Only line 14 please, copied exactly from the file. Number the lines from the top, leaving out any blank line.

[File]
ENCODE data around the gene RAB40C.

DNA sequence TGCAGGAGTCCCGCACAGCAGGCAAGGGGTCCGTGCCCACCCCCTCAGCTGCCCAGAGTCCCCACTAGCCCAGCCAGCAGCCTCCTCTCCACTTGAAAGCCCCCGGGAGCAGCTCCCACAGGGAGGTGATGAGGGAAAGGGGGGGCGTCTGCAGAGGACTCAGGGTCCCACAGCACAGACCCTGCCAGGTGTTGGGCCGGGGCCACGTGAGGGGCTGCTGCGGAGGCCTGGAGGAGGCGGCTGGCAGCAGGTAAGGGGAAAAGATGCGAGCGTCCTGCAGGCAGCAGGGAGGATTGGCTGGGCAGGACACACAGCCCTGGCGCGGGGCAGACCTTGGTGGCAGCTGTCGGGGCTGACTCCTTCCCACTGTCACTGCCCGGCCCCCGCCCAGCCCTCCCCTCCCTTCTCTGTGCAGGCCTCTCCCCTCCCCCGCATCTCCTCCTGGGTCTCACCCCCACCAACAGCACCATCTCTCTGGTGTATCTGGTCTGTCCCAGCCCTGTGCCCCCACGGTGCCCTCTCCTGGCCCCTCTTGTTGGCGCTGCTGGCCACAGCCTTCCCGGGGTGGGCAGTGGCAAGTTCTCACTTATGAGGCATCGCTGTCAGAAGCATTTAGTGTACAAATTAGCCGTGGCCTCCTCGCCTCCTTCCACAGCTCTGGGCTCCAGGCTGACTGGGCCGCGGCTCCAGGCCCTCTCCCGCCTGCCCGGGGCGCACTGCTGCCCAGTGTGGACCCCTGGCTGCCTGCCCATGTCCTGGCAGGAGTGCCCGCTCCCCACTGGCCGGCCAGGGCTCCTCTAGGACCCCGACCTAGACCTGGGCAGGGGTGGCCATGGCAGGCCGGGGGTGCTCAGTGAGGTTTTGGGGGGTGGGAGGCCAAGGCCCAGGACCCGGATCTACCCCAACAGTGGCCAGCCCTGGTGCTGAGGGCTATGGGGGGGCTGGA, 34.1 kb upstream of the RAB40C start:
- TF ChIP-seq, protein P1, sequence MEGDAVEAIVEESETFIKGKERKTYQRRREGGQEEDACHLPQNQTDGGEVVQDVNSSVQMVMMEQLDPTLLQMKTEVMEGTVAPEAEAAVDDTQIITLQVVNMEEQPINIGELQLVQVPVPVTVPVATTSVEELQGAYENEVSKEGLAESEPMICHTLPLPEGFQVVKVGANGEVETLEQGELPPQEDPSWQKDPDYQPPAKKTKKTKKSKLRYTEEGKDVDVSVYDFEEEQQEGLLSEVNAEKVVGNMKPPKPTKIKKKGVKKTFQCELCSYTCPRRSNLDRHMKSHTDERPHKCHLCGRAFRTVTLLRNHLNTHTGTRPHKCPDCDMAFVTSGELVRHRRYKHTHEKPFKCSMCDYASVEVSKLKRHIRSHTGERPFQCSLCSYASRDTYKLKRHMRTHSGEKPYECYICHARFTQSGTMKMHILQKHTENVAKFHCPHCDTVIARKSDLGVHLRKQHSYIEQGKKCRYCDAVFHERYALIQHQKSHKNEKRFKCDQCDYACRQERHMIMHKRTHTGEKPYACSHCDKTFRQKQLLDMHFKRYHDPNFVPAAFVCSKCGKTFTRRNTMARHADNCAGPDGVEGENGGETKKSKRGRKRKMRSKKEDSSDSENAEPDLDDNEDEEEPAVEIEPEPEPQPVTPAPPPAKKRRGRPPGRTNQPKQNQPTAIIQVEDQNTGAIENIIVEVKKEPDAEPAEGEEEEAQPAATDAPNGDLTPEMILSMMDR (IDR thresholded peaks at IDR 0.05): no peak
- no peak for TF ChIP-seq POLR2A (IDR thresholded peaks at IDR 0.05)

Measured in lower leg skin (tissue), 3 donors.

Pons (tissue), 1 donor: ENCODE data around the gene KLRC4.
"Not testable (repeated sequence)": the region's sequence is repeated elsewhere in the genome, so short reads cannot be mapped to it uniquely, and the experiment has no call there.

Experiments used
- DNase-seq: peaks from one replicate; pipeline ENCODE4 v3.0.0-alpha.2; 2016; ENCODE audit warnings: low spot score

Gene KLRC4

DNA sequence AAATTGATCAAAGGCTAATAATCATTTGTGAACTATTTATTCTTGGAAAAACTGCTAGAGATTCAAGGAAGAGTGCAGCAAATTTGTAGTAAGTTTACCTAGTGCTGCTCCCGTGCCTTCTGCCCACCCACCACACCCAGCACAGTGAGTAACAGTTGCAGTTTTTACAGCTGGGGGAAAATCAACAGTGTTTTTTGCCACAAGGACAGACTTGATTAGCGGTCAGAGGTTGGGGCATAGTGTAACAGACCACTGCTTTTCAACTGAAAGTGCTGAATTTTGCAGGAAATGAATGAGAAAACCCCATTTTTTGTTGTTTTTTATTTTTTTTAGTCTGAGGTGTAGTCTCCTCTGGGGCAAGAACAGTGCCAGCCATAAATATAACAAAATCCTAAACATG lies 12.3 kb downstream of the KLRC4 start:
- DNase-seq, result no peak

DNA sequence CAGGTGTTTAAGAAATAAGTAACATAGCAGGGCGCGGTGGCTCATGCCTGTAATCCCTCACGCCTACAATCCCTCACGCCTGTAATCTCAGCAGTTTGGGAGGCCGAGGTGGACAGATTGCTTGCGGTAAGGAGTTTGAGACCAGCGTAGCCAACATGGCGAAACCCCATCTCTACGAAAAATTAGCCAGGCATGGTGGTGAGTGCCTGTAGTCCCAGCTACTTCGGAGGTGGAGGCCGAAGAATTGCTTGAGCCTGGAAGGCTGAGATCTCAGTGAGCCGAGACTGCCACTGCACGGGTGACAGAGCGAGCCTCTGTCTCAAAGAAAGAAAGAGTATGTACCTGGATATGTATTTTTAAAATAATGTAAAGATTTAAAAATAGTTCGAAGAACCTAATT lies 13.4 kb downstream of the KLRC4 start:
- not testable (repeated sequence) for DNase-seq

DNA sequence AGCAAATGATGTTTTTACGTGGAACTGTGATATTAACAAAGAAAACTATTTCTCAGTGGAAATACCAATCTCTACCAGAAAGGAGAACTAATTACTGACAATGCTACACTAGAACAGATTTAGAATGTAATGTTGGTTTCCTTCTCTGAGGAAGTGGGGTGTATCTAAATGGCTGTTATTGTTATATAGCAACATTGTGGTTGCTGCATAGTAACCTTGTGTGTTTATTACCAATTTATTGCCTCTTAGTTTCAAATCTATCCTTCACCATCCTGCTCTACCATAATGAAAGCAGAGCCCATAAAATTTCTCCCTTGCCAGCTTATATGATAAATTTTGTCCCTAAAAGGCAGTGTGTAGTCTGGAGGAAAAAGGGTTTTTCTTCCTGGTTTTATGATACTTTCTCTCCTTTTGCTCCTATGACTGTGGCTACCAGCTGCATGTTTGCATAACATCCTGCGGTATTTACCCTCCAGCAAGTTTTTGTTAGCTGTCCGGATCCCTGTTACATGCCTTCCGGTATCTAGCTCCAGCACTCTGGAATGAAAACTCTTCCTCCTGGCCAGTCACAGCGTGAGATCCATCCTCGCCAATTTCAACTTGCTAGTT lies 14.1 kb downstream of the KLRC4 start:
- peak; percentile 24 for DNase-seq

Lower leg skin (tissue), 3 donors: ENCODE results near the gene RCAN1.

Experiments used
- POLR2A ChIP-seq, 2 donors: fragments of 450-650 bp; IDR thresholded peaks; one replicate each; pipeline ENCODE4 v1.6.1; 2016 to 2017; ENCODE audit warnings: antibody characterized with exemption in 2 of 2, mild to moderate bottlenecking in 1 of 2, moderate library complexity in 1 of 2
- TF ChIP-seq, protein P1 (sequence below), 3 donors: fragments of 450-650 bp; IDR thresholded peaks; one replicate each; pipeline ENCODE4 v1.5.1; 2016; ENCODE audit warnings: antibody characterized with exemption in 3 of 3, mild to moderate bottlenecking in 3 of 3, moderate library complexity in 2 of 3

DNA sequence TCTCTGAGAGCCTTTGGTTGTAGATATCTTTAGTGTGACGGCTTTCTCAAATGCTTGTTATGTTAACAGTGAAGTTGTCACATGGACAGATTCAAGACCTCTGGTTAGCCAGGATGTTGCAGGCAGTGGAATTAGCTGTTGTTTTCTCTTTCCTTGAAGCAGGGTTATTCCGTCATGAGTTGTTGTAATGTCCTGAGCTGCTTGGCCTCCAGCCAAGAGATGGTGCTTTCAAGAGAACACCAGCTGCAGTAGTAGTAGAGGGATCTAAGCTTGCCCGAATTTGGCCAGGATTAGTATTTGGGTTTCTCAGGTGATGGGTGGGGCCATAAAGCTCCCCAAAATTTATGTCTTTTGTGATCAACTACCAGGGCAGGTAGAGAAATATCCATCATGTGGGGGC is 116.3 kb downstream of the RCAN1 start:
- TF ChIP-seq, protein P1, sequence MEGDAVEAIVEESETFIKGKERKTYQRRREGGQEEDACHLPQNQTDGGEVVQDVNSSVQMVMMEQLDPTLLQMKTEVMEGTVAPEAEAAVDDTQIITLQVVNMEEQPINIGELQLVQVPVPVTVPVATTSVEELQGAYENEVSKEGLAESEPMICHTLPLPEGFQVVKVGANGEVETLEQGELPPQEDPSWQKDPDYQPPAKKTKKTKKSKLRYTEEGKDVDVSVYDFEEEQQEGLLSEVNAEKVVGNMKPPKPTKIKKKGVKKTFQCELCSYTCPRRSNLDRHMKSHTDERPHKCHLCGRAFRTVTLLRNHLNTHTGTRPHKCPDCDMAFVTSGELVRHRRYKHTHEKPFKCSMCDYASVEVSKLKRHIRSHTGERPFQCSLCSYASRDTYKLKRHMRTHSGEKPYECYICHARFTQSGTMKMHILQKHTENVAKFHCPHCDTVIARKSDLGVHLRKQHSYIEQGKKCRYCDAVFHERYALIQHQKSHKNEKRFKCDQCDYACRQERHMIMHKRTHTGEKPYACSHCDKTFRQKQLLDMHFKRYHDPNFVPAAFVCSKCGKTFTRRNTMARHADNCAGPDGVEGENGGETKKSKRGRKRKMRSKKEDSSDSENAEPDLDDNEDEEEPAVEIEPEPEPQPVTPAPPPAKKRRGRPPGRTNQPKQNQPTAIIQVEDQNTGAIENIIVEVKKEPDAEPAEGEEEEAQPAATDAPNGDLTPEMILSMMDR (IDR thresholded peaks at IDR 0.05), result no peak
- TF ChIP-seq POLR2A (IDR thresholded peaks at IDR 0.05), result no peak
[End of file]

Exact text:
- not testable (repeated sequence) for DNase-seq